The Supreme Court relegated “may-issue” carry permit systems to the dustbins of history, but that doesn’t mean affected states are rolling out the red carpet to prospective gun-toting residents.
States like New York and New Jersey have captured headlines for revolting against the decision by replacing their old systems with new labyrinthian application requirements and location-based prohibitions on lawful carry. But that’s not the only way governments have acted to put up roadblocks to public carry. Some have determined that by levying exorbitant fees on obtaining a license, they might be able to dissuade the exercise of a constitutional right.
Last week, the city of La Verne, California, finally unveiled its application process for residents wishing to obtain a Carry Concealed Weapon (CCW) license, nearly nine months after the Supreme Court’s decision in New York State Rifle and Pistol Association v. Bruen. If the delayed rollout wasn’t enough, the city has decided to further dissuade its residents from carrying by charging nearly $1,100 for all first-time applicants.
The breakdown of fees is listed on the local police department’s website as $398 for “processing,” a $150 administrative fee, a $93 licensing fee, $20 for fingerprint scanning, $150 for a department-approved psychological review, a $250 estimated cost for an approved safety and training course, and a $20 fee for the physical CCW card. All in, the city’s residents would have to fork over $1,081 just to carry a firearm in public for self-defense.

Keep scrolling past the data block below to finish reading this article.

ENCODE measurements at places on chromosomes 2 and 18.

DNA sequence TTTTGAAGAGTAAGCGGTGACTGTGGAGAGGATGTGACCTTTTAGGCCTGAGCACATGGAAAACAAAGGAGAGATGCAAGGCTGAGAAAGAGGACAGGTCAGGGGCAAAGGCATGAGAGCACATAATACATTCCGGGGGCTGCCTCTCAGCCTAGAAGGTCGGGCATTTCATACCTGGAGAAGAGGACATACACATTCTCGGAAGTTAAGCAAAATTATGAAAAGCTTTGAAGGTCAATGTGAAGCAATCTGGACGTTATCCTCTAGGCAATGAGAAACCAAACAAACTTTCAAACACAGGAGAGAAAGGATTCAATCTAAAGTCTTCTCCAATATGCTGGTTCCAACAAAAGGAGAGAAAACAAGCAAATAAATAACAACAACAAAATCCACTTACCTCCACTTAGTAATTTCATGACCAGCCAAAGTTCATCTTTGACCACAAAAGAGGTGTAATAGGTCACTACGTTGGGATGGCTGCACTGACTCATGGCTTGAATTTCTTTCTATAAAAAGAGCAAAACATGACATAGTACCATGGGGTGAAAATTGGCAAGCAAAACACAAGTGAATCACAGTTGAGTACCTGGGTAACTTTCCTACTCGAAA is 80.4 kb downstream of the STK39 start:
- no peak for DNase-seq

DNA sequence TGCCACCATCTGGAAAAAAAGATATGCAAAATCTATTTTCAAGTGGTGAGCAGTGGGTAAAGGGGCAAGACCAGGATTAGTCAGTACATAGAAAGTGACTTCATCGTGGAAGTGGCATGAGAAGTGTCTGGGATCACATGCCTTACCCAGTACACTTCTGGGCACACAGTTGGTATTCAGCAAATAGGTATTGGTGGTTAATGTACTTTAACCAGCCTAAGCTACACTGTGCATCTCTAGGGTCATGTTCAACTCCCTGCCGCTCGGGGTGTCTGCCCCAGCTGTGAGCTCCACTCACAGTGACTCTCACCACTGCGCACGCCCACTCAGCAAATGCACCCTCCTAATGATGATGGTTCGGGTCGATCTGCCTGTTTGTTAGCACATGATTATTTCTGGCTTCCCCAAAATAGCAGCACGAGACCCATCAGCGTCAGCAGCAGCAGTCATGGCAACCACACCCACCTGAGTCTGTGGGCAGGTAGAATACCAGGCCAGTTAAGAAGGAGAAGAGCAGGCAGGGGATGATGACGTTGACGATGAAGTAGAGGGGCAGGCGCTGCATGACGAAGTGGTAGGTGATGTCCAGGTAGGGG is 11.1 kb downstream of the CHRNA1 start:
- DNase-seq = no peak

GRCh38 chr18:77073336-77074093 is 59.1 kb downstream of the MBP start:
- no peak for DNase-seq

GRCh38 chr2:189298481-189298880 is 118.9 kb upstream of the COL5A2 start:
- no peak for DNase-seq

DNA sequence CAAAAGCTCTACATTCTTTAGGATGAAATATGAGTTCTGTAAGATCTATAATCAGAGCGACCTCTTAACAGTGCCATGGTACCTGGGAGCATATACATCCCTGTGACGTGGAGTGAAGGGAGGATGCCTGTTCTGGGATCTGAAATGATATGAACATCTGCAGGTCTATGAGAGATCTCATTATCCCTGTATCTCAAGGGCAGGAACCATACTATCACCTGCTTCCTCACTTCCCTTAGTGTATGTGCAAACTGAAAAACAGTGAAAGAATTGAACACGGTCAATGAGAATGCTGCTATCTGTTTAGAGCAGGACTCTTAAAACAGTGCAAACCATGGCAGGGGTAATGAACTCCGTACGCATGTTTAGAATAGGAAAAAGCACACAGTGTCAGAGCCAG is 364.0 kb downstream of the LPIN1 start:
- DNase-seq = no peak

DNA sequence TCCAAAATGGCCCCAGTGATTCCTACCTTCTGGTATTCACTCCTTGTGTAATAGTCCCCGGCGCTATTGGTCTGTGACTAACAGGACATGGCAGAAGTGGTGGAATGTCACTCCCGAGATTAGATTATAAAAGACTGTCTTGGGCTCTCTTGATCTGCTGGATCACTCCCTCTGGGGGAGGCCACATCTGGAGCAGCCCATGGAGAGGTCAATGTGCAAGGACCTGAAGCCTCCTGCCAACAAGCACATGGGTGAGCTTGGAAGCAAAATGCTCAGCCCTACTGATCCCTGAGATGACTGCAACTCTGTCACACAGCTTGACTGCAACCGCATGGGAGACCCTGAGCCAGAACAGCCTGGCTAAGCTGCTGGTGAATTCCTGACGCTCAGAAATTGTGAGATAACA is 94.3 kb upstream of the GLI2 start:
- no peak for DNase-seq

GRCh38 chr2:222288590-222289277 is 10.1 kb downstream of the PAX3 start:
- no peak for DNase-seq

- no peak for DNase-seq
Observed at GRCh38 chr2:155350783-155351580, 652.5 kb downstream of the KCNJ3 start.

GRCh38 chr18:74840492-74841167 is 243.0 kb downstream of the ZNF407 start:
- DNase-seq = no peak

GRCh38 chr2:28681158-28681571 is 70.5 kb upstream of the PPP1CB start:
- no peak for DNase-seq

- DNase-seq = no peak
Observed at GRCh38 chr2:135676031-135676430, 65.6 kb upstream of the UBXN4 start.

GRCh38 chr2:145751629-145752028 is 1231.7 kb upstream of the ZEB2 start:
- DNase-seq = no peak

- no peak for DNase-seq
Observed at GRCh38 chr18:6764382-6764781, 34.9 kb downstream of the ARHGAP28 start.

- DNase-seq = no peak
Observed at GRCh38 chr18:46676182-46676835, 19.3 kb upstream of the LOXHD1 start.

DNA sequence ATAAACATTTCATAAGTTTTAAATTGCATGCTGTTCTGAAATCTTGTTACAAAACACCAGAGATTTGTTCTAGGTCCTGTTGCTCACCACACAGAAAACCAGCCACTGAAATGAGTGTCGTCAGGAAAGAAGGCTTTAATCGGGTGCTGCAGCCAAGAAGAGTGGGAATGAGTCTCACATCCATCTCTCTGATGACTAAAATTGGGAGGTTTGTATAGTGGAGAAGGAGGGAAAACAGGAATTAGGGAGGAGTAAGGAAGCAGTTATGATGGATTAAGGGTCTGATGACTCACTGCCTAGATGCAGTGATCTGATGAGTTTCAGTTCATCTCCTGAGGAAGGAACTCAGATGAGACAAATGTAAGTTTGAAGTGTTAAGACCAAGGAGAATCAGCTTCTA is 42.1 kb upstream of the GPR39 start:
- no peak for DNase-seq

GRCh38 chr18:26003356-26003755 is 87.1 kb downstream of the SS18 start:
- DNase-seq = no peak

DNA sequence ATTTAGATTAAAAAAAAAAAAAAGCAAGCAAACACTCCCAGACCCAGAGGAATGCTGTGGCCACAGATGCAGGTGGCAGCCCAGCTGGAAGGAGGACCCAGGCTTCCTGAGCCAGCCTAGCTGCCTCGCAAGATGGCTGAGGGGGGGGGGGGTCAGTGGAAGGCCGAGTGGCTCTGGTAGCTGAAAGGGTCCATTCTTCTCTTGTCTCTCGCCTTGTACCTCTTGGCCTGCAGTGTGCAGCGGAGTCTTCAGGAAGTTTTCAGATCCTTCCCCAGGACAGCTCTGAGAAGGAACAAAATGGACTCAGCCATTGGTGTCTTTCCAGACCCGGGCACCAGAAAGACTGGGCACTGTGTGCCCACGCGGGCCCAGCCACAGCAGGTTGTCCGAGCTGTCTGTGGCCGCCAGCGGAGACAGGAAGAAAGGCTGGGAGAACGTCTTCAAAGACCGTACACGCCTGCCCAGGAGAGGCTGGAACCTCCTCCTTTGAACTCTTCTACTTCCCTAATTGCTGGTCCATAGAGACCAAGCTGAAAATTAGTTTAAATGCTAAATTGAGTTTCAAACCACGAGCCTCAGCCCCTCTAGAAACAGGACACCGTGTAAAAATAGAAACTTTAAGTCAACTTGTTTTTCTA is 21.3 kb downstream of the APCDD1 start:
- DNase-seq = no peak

The city’s cost structure is certainly punitive. Still, it’s just a single example in one of the half-dozen states that have been forced to accept that regular citizens must now be provided an opportunity to carry if they so desire. Its pricey permitting gambit raises the question of whether other jurisdictions are pursuing a similar strategy to try and resist public carry.
Here’s a rundown of where affected states have chosen to stand with regard to permitting fees following the Bruen decision.
Despite taking an antagonistic approach to the Supreme Court’s ruling with its replacement carry law, the Empire State left much of its guidance on permitting costs unchanged. That’s because the state provides wide latitude and discretion to local licensing agencies on how much they can charge for issuing licenses to carry to their residents.
In fact, I was unable to find a minimum fee requirement anywhere in state statute. As a result, the costs to acquire a carry permit vary widely for residents of New York, depending on where they live.
New York City residents face some of the steepest costs to apply. The NYPD charges $340 for the initial application fee and for renewals, which are required every three years. Additionally, the city charges applicants $88.25 for its fingerprinting/background check fee. Applicants will also be required to cover the cost of meeting the required 18-hour training course from a department-approved trainer, which can cost hundreds of dollars itself.